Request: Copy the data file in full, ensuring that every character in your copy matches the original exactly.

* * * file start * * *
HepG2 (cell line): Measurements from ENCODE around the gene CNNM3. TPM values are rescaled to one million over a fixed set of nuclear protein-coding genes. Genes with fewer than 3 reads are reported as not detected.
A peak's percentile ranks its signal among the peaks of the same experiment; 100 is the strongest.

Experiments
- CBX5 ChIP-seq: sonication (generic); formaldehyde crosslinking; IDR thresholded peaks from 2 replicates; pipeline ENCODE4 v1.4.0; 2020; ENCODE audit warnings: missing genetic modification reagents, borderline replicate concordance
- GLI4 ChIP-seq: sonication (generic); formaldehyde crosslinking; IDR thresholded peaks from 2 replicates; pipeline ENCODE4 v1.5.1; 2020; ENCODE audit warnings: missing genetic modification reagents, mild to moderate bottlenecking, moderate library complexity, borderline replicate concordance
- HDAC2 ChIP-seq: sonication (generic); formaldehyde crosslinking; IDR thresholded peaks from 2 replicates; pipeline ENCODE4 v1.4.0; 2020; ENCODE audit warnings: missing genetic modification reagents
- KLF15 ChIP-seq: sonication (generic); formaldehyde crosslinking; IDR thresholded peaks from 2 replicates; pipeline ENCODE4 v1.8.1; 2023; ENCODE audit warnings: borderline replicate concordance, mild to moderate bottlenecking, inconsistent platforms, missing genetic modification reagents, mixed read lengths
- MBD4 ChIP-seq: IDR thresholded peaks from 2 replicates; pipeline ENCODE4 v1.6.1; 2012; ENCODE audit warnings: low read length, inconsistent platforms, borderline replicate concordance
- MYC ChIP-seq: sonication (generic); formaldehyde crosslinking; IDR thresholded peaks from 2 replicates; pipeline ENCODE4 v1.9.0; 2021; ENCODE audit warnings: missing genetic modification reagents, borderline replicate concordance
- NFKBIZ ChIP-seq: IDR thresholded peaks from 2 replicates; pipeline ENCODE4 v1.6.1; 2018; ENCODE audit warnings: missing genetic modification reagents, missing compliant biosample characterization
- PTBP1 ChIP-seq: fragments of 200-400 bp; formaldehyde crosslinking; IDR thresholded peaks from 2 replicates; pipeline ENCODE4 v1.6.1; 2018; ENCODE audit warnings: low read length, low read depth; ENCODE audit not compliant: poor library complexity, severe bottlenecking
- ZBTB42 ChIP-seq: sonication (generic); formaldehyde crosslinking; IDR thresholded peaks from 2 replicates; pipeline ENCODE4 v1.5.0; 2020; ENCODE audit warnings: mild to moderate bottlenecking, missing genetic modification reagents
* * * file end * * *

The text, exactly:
HepG2 (cell line): Measurements from ENCODE around the gene CNNM3. TPM values are rescaled to one million over a fixed set of nuclear protein-coding genes. Genes with fewer than 3 reads are reported as not detected.
A peak's percentile ranks its signal among the peaks of the same experiment; 100 is the strongest.

Experiments
- CBX5 ChIP-seq: sonication (generic); formaldehyde crosslinking; IDR thresholded peaks from 2 replicates; pipeline ENCODE4 v1.4.0; 2020; ENCODE audit warnings: missing genetic modification reagents, borderline replicate concordance
- GLI4 ChIP-seq: sonication (generic); formaldehyde crosslinking; IDR thresholded peaks from 2 replicates; pipeline ENCODE4 v1.5.1; 2020; ENCODE audit warnings: missing genetic modification reagents, mild to moderate bottlenecking, moderate library complexity, borderline replicate concordance
- HDAC2 ChIP-seq: sonication (generic); formaldehyde crosslinking; IDR thresholded peaks from 2 replicates; pipeline ENCODE4 v1.4.0; 2020; ENCODE audit warnings: missing genetic modification reagents
- KLF15 ChIP-seq: sonication (generic); formaldehyde crosslinking; IDR thresholded peaks from 2 replicates; pipeline ENCODE4 v1.8.1; 2023; ENCODE audit warnings: borderline replicate concordance, mild to moderate bottlenecking, inconsistent platforms, missing genetic modification reagents, mixed read lengths
- MBD4 ChIP-seq: IDR thresholded peaks from 2 replicates; pipeline ENCODE4 v1.6.1; 2012; ENCODE audit warnings: low read length, inconsistent platforms, borderline replicate concordance
- MYC ChIP-seq: sonication (generic); formaldehyde crosslinking; IDR thresholded peaks from 2 replicates; pipeline ENCODE4 v1.9.0; 2021; ENCODE audit warnings: missing genetic modification reagents, borderline replicate concordance
- NFKBIZ ChIP-seq: IDR thresholded peaks from 2 replicates; pipeline ENCODE4 v1.6.1; 2018; ENCODE audit warnings: missing genetic modification reagents, missing compliant biosample characterization
- PTBP1 ChIP-seq: fragments of 200-400 bp; formaldehyde crosslinking; IDR thresholded peaks from 2 replicates; pipeline ENCODE4 v1.6.1; 2018; ENCODE audit warnings: low read length, low read depth; ENCODE audit not compliant: poor library complexity, severe bottlenecking
- ZBTB42 ChIP-seq: sonication (generic); formaldehyde crosslinking; IDR thresholded peaks from 2 replicates; pipeline ENCODE4 v1.5.0; 2020; ENCODE audit warnings: mild to moderate bottlenecking, missing genetic modification reagents